Beaufort’s Hero Robert Smalls and Tabernacle Baptist Church
Robert Smalls was born into slavery on April 5, 1839. Robert and his mother lived in a two-room shack behind 511 Prince Street in Beaufort. Robert was treated very well by his owners, Henry and Jane McKee, for it was rumored that Mr. McKee was Robert’s father.
At the request of his mother, twelve-year-old Robert was sent to Charleston and hired out as a laborer. Most of his earnings were returned to his owner, but he could keep $1 per week for himself. He first worked in a hotel and as a lamplighter. His love of the ocean led him to find work on the docks. He began as a longshoreman and worked his way up to wheelman. His experience gave him great knowledge of ships and the Charleston harbor. Robert married Hannah Jones in 1856 and started a family. He was only 17. After a time, his goal was to purchase their freedom, but the price was very steep for someone of his circumstance.
During the Civil War
The Civil War began with the Battle of Fort Sumter in April of 1861. The well-respected Robert was assigned to steer the CCS Planter, a Confederate military transport.
He piloted the Planter along the coast from South Carolina to Florida. Robert and the slave labor crew of the Planter were aware of the Federal blockade line just past the Charleston harbor.
In April of 1862, Robert began planning an escape. The following month, the Planter picked up four large guns that were bound for the Charleston harbor. They also took on 200 pounds of ammunition. The families of the crew were stationed nearby.
On the evening of May 12th, Robert and the rest of the crew were left unattended on the Planter. Smalls and seven of the eight slave crewmen escaped to the Union blockade. Smalls put on the captain’s uniform and straw hat. He sailed the Planter past the Southern Wharf and proceeded to pick up his wife, children and the families of other crewmen.
Robert guided the Planter past the Charleston harbor and Fort Sumter. He and his crew expertly headed straight for the Union Navy fleet. They replaced the Rebel flags with a white bedsheet. He surrendered the Planter and her cargo to the US Navy. Robert was just 23 years old.
He quickly became known for his heroic actions. He joined the US Navy and earned much fame as a pilot. Word of his exploits was published throughout the north. He was then promoted and made the captain of the Planter.
In 1864 Robert was voted an unofficial delegate to the Republican National Convention. He also spent time in Philadelphia. While there he learned to read and write and became a supporter of the Port Royal Experiment.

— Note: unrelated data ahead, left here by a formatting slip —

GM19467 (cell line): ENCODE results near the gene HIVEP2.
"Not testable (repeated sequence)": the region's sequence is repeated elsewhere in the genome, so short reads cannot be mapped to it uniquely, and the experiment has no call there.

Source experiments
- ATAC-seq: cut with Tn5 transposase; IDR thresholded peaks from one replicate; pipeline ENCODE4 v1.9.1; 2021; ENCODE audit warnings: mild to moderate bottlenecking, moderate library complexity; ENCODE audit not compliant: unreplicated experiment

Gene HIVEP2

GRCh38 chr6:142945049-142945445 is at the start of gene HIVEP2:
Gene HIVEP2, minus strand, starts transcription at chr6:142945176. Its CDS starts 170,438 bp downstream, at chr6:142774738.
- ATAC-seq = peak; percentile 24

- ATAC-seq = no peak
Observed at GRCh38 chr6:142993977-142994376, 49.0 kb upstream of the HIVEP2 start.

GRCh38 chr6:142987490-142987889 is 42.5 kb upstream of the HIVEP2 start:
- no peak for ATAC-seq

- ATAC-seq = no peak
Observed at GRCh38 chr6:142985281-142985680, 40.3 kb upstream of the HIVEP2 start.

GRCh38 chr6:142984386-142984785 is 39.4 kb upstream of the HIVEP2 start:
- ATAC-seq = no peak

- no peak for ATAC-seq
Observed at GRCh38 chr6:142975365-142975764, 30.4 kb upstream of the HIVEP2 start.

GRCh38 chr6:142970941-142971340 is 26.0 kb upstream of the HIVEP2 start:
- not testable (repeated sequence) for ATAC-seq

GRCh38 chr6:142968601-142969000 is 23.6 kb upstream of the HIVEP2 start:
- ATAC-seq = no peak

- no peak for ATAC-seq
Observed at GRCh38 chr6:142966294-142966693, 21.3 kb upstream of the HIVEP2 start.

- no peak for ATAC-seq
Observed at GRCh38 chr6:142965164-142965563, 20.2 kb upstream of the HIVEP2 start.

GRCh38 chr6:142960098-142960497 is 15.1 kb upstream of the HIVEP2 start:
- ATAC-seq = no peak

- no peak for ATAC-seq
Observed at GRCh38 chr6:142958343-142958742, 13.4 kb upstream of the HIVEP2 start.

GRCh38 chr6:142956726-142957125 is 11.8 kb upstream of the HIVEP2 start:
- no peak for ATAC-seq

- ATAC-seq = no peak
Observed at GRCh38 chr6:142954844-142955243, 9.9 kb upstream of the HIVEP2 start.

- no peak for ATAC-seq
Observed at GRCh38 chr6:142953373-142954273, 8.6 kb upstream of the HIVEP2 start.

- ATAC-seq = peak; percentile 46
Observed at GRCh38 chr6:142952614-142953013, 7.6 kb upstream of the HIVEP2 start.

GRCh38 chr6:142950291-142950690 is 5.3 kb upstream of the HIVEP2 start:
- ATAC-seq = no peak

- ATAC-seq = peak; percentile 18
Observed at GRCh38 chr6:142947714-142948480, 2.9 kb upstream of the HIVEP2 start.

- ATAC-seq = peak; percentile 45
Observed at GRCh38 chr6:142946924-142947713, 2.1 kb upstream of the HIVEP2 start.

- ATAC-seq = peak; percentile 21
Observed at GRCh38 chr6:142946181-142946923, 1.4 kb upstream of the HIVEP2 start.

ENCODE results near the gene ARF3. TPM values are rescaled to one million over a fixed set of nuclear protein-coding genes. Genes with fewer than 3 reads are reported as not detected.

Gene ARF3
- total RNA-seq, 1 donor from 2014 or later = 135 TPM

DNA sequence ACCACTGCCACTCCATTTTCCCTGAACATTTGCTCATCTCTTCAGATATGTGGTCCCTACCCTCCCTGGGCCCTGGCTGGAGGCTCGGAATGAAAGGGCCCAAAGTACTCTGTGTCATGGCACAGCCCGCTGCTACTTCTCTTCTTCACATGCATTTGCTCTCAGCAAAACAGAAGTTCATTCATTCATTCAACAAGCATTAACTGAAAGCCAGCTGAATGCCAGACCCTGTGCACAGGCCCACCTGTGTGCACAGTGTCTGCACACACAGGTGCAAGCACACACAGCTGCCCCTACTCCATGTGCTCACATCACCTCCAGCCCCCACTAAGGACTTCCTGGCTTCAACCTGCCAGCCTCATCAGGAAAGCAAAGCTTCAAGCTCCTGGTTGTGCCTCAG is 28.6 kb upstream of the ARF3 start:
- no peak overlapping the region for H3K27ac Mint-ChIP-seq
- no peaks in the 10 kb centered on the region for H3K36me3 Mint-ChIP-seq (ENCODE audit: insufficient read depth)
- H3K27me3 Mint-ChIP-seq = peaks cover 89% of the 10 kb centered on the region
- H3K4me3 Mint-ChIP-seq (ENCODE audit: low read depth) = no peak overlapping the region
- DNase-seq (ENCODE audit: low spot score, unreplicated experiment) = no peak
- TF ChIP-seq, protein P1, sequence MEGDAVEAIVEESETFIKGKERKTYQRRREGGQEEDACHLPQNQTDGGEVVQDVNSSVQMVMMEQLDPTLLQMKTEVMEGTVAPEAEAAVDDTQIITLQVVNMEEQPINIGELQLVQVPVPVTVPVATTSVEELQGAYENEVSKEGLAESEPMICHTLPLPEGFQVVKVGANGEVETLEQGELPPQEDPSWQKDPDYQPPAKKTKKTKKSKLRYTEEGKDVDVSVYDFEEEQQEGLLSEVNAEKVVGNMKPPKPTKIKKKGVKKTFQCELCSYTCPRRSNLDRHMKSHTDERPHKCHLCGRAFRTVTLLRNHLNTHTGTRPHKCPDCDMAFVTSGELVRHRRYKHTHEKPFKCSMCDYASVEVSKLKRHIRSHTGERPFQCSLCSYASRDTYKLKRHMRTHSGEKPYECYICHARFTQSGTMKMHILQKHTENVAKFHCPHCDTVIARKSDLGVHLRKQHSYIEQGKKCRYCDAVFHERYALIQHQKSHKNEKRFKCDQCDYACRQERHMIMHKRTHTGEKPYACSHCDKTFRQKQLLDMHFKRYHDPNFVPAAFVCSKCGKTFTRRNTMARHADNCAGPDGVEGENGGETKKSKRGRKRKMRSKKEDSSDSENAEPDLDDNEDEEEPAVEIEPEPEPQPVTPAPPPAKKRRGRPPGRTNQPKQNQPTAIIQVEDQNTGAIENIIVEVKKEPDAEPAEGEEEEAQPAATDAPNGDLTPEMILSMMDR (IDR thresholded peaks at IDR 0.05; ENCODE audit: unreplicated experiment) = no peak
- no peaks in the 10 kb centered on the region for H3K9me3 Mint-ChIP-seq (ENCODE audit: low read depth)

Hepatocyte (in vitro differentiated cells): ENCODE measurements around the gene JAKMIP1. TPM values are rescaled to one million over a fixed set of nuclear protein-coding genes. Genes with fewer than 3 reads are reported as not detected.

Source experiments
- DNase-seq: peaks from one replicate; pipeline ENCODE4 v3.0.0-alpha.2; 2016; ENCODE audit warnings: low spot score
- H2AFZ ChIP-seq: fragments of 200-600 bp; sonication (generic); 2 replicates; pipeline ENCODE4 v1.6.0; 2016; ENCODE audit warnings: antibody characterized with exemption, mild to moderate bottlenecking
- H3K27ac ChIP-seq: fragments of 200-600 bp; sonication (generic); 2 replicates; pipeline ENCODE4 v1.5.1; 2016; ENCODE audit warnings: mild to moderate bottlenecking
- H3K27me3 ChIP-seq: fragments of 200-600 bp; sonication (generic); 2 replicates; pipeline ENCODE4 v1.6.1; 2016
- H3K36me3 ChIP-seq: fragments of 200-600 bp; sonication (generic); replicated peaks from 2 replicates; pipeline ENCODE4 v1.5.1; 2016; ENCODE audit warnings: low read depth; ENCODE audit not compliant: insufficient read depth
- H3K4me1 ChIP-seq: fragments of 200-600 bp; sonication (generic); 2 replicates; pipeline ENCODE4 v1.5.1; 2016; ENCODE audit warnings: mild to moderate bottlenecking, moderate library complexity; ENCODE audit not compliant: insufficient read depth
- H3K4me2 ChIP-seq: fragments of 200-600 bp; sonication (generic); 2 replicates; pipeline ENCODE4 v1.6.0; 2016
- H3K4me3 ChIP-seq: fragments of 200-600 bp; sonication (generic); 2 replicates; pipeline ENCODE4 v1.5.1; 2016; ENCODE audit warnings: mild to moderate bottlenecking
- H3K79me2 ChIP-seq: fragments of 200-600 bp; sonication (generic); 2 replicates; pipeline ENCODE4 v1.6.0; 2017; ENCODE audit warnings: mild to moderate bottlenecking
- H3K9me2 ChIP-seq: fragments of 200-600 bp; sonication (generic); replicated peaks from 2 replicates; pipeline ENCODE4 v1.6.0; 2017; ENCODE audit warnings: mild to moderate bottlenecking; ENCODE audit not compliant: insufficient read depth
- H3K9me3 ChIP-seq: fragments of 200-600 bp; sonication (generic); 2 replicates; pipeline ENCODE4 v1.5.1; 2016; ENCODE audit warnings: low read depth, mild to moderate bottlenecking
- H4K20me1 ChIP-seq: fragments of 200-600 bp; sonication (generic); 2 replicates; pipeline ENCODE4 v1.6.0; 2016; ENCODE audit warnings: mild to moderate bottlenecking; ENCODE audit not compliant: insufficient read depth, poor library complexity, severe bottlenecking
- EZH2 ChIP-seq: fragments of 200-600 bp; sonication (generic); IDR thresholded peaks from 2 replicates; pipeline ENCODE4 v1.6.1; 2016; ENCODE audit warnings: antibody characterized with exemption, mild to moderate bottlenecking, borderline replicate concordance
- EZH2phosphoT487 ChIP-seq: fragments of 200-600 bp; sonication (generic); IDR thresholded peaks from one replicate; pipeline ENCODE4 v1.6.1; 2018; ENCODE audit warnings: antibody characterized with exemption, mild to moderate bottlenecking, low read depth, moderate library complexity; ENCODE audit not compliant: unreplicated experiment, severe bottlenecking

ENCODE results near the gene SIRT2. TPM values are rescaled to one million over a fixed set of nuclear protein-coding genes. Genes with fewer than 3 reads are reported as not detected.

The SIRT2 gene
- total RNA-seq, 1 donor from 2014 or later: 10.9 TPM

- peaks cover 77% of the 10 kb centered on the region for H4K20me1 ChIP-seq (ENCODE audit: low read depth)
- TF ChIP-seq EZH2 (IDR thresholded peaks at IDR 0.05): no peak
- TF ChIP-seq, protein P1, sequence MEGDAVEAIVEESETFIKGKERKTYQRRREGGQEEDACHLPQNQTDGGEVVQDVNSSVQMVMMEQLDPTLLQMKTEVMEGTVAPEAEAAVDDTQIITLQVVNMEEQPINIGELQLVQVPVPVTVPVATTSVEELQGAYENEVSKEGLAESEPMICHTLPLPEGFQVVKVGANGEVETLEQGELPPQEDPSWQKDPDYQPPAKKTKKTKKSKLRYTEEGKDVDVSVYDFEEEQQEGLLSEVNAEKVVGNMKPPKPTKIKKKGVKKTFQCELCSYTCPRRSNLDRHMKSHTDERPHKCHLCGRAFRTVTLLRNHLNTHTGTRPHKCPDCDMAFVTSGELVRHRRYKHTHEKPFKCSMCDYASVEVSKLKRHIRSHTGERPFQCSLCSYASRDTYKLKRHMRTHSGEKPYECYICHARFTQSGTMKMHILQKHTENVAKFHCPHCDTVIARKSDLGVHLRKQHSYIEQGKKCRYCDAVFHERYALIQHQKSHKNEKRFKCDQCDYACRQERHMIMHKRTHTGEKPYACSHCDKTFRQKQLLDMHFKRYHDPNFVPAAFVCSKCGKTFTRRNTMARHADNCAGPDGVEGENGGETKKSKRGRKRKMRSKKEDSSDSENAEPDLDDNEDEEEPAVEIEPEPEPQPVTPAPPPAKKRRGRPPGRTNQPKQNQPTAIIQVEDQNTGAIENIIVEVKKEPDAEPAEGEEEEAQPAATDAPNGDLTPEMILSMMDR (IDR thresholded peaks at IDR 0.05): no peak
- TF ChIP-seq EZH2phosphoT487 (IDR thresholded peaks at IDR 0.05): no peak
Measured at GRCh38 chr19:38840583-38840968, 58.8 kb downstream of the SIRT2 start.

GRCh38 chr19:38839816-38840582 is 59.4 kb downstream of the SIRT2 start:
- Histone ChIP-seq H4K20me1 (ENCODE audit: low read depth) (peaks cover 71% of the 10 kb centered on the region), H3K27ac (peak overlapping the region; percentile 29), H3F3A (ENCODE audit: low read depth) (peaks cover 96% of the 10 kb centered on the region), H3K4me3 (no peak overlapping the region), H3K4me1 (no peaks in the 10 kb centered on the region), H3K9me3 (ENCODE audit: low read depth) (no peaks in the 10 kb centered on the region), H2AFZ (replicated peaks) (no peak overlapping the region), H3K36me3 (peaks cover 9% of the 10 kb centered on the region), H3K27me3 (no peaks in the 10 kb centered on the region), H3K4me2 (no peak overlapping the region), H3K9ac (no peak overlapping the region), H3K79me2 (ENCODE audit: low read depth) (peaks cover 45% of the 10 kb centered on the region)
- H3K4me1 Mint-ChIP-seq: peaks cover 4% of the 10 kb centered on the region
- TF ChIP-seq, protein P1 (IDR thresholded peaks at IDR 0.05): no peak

This was an effort to raise money to support the education of former slaves. It brought doctors and teachers to assist the former slaves into a new way of life. It also led to the founding of the Penn School.
In December of 1864, Robert and the Planter made their way to Savannah while Sherman Marched to the Sea. In 1865 Robert sailed the Planter to the Charleston harbor where the American flag was returned to Fort Sumter.
After this ceremonial act, Robert retired from military life. He continued to pilot the Planter, but his missions turned humanitarian. He took food and supplies to freedmen as a member of the Freedmen’s Bureau.
Back in Beaufort
Upon his return to Beaufort, Robert purchased the house where he was formerly a slave. One day, his previous owner Jane McKee, suffering from dementia, walked back to the house she had loved on Prince Street. Robert greeted her, brought her inside, cared for her and allowed her to remain there until her death.
Robert went on to become a successful businessman and politician. He had a distinguished career of public service including serving in the South Carolina House of Representatives, the United States Senate, and four terms in the United States House of Representatives. Smalls also served as a major general in the state militia and later served as Port Collector for Beaufort.
In 1915, at the age of 75, Robert died of malaria and diabetes. He was buried in the Tabernacle Baptist Churchyard in downtown Beaufort. A monument to Robert proudly stands beside the church. It is inscribed: “My race needs no special defense, for the past history of them in this country proves them to be the equal of any people anywhere. All they need is an equal chance in the battle of life.” He made this statement to the South Carolina legislature in 1895.
Robert Smalls’ Legacy
Built in 1840, the Tabernacle Baptist Church was originally used as a meetinghouse and lecture room. In 1863, a 500 member African American congregation acquired the building and turned it into the church that is still in use today. This historic church and the Robert Smalls memorial statue are located at 901 Craven Street in historic downtown Beaufort.
The astonishing true story of Robert Smalls’ journey from slave to Union hero and ultimately United States Congressman can be found in the book Be Free or Die. If you would like a copy, the Frampton Plantation gift shop keeps it in stock.
For more information on Beaufort and her attractions visit https://southcarolinalowcountry.com/beaufort-port-royal-area/ .